In Florida, the number of drug possession charges is huge.
Drug possession means that you had illegal drugs on you. It doesn’t mean that you are selling them, distributing them or trafficking them. Likely, you have them on you for personal use. This can lead to a third-degree felony. However, it all depends on the type and quantity of the drugs, too. For example, if you had less than 20 grams of marijuana on you, this is a first-degree misdemeanor.
In order to establish the fact that you were in possession of illegal drugs, the prosecutor has to show that they were indeed illegal and this is defined by Florida law. Generally, a crime lab will analyze the drugs to ensure that they are illegal.
The prosecutor must also prove that the defendant knew they were illegal drugs and that he or she knew the drugs were in the car or on their person when he or she was arrested.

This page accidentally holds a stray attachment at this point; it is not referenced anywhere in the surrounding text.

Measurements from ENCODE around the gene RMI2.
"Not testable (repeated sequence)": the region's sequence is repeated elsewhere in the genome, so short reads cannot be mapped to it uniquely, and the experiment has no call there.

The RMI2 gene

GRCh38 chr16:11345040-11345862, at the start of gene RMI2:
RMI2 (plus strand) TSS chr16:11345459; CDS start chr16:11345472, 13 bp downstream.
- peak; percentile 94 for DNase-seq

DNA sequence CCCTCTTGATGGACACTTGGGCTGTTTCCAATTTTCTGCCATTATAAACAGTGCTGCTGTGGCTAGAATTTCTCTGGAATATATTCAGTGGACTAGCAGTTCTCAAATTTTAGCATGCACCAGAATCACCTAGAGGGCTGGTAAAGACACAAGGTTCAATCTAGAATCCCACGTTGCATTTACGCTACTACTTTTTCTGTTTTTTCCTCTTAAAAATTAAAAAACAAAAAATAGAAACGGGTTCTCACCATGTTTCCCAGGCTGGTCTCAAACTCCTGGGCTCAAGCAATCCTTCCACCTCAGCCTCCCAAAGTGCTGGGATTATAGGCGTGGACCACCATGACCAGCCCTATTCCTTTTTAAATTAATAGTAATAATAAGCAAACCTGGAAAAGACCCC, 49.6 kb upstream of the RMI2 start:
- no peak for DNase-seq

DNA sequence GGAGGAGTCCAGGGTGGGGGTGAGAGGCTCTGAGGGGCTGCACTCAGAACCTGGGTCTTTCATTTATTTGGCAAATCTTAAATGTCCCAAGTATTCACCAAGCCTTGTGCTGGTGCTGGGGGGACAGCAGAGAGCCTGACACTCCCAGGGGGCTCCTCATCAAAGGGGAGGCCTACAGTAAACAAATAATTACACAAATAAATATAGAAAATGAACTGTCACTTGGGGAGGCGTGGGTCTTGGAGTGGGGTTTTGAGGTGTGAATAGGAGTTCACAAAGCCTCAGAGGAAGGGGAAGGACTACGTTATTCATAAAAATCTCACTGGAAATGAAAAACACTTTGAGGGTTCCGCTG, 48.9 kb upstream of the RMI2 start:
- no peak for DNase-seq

Finally, the prosecutor must prove that you were in charge of the drugs; that you and you alone had control of them. This may seem easy enough to prove, but a good defense attorney will tell you not to say anything at all to the police, but instead ask for a lawyer to be present.
An attorney can follow the chain of evidence and see if that chain was broken or if the police did not follow the law for any reason. This may be enough to mitigate your charges or get them dropped completely.
An unlawful search and seizure may also be something that your attorney will look at. Did the police ask your permission to search? Was it documented? These and other questions need be asked and answered.
Source: FindLaw, "Florida drug possession laws," accessed July 30, 2015